However, my LG TV is more than happy to play these files. And, being a TV, it handles the intricacies of framerates and deinterlacing well automatically. fSo I just rip one DVD at a time, put the MKV files on a USB flash drive, and stick that in one of the USB ports of my TV. Yes, the files are three times as large as compared to the handcrafted H.264 versions, but I don't have to think about any settings and just delete the files after watching. Should I want to rewatch the same show a few years from now, I can always rip the same DVDs again.

My new optical drive

Like I said, my Apple USB Superdrive is no longer working properly, and the idea of having a big box full of music CDs and a smaller box full of data CDs and DVDs that I can no longer read bothers me.

So I decided to get a new external USB optical drive. One that can read and write blu-ray discs in addition to CDs and DVDs, of course. I also had a look at UHD blu-ray, which is used for 4K content on blu-ray. However, reading those requires firmware modifications, if possible at all. Dive into the MakeMKV forums to figure that out.

So I ended up ordering a Hitachi-LG BP55EB40 "Slim Portable Blu-ray WRITER" for a little under € 100. Optical drives used to have some issues with the amount of power provided by the USB2 bus in some cases, but that doesn't seem to be a problem anymore. You'd think USB3 would solve that, but no, as the datarates required for 6x speed BD, 4x speed BDXL (100/128 GB blu-ray), 8 x DVD and 24 x CD reading and writing fall well below what USB 2.0 can handle, that's what we get. The drive pretty much handles all the formats:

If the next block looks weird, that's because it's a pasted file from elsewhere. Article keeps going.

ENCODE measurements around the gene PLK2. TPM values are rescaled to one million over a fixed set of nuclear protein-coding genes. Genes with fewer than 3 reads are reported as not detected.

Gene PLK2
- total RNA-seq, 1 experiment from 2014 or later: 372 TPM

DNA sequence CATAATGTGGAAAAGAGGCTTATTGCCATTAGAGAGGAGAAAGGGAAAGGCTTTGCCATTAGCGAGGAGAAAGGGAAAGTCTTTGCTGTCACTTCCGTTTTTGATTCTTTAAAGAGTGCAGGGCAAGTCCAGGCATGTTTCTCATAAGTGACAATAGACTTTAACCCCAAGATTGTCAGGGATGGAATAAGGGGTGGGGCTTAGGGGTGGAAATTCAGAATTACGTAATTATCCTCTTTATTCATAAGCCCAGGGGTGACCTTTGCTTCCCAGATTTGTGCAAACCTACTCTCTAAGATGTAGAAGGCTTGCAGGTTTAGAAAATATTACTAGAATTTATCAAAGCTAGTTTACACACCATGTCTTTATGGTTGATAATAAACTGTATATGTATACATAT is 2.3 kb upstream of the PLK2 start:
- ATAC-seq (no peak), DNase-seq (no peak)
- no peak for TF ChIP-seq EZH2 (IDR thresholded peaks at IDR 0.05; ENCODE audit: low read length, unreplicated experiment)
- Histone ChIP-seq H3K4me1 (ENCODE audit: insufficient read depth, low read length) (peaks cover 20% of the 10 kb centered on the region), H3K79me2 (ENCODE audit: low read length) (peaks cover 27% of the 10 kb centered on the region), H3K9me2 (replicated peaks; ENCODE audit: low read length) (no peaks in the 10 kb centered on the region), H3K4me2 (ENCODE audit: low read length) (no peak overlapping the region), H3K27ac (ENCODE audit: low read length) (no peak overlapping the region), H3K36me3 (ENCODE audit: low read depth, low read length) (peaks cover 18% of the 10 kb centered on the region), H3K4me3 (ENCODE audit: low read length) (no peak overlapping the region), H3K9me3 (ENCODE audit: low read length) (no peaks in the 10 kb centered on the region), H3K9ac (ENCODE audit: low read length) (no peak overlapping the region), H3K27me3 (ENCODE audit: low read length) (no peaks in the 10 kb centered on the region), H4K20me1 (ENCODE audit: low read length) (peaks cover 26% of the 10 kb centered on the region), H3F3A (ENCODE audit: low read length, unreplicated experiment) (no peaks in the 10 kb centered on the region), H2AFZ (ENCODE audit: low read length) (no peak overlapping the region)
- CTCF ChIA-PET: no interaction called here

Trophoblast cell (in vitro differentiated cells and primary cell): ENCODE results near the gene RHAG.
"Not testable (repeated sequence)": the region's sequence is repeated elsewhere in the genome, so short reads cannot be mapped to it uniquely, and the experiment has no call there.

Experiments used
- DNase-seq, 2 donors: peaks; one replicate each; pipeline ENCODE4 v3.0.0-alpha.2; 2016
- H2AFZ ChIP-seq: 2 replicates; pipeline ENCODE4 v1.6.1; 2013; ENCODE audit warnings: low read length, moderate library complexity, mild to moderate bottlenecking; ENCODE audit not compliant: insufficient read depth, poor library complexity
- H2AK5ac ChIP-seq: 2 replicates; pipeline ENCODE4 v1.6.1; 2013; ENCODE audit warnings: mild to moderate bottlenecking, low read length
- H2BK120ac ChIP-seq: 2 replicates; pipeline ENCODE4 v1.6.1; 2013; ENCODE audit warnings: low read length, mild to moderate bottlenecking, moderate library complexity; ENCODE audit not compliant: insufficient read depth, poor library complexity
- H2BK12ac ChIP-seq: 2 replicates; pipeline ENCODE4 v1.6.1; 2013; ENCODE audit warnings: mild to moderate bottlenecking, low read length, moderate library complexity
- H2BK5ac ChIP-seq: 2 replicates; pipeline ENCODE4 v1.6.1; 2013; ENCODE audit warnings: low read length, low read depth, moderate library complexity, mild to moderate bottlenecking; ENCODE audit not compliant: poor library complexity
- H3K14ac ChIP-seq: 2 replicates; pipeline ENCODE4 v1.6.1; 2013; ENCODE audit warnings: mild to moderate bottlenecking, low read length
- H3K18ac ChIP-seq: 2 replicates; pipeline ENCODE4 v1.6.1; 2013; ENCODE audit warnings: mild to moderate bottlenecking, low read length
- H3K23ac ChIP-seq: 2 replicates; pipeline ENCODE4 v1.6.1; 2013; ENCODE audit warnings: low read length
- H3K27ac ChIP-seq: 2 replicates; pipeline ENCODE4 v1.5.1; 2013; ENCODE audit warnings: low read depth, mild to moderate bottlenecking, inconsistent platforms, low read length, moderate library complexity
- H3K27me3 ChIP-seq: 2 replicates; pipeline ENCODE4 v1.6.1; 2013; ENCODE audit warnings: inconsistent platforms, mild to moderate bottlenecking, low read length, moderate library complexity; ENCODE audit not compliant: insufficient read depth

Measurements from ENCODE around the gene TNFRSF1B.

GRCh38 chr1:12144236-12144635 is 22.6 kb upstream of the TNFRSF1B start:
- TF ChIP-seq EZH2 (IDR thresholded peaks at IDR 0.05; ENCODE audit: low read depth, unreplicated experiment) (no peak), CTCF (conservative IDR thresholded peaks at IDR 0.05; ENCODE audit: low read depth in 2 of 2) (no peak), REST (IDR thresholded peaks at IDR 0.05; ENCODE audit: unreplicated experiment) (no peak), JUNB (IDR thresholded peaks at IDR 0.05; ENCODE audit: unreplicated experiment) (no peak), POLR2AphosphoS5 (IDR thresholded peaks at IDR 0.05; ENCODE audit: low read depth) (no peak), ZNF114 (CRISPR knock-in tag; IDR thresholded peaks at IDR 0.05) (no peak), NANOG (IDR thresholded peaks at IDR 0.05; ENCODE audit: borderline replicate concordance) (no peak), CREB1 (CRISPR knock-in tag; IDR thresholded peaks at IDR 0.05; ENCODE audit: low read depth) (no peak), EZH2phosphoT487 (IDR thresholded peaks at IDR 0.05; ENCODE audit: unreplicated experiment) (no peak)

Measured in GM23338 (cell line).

It will also write M-DISC discs. Those are recordable DVDs or BDs that use a special material for the recordable data layer(s) that should make them last for a thousand years.

Blu-ray for archiving

I'm not sure if my data still needs to be available in the year 3022, and it probably won't be, even on an M-DISC, but given that my failure rate from the DVD-Rs that I burned between about 2003 and 2013 is quite low (maybe 1 in 25 is no longer readable), an improved type of recordable disc seems like a good bet for things that need to last a few decades.

The advantage of an optical disc as an archival medium is that it only includes the data, not any electronics or logic. It's also fairly small and especially flat, so you can mail them or store them in a folder or safe deposit box and not worry about shocks or drops. A couple of years ago, I wrote about using flash for archiving, purely based on price. However, as flash capacities have gotten larger, especially for USB thumb drives and SD cards, their reliability has dropped. This is not a technology appropriate for long time archival storage.

Also, unlike storing data on a (possibly archival) hard disk drive (HDD), burning a disc is a one-time thing, so it encourages careful consideration of what needs to be archived in what format.

Conclusions

Although I think it's possible to leave the optical past behind, I do think keeping an optical drive around to rip TV shows and burn archival copies of my data is a good idea.

by .